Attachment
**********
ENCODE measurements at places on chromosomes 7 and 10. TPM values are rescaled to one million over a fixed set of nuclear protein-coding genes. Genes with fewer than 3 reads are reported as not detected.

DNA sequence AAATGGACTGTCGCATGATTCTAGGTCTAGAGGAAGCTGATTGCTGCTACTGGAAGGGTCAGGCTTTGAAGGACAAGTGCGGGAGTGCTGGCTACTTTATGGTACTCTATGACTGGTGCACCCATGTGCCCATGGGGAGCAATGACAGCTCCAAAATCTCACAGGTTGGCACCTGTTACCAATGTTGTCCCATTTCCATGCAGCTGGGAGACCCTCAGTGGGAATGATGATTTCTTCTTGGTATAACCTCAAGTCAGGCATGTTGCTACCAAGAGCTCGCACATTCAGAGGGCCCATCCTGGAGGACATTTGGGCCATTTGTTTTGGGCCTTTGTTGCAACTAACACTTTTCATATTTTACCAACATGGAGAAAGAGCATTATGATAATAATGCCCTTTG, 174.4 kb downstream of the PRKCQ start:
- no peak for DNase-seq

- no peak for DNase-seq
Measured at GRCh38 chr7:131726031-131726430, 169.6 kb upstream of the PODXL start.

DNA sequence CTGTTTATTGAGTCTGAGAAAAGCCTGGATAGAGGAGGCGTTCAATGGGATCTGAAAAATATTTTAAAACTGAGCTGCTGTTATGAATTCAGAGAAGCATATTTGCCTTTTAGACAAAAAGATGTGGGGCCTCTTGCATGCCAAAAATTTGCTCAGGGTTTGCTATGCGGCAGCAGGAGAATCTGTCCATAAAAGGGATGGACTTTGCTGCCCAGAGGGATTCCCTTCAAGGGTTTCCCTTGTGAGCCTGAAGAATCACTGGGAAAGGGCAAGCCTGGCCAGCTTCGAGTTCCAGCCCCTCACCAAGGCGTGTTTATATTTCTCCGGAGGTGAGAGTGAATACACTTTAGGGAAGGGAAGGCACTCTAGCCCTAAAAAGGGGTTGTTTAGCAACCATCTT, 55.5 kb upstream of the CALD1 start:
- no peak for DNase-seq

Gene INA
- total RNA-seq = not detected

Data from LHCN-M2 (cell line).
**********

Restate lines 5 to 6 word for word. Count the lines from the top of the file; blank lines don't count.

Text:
Measured at GRCh38 chr7:131726031-131726430, 169.6 kb upstream of the PODXL start.

DNA sequence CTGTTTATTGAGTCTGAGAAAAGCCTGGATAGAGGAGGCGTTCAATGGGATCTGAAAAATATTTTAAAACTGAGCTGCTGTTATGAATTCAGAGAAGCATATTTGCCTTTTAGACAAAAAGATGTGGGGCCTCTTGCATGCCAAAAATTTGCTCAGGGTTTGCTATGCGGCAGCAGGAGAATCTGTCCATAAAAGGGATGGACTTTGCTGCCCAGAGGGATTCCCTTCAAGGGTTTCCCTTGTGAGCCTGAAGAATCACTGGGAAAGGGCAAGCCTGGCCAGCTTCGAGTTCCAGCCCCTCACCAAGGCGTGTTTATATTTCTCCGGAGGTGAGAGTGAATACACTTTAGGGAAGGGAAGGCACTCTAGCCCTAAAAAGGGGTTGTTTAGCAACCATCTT, 55.5 kb upstream of the CALD1 start: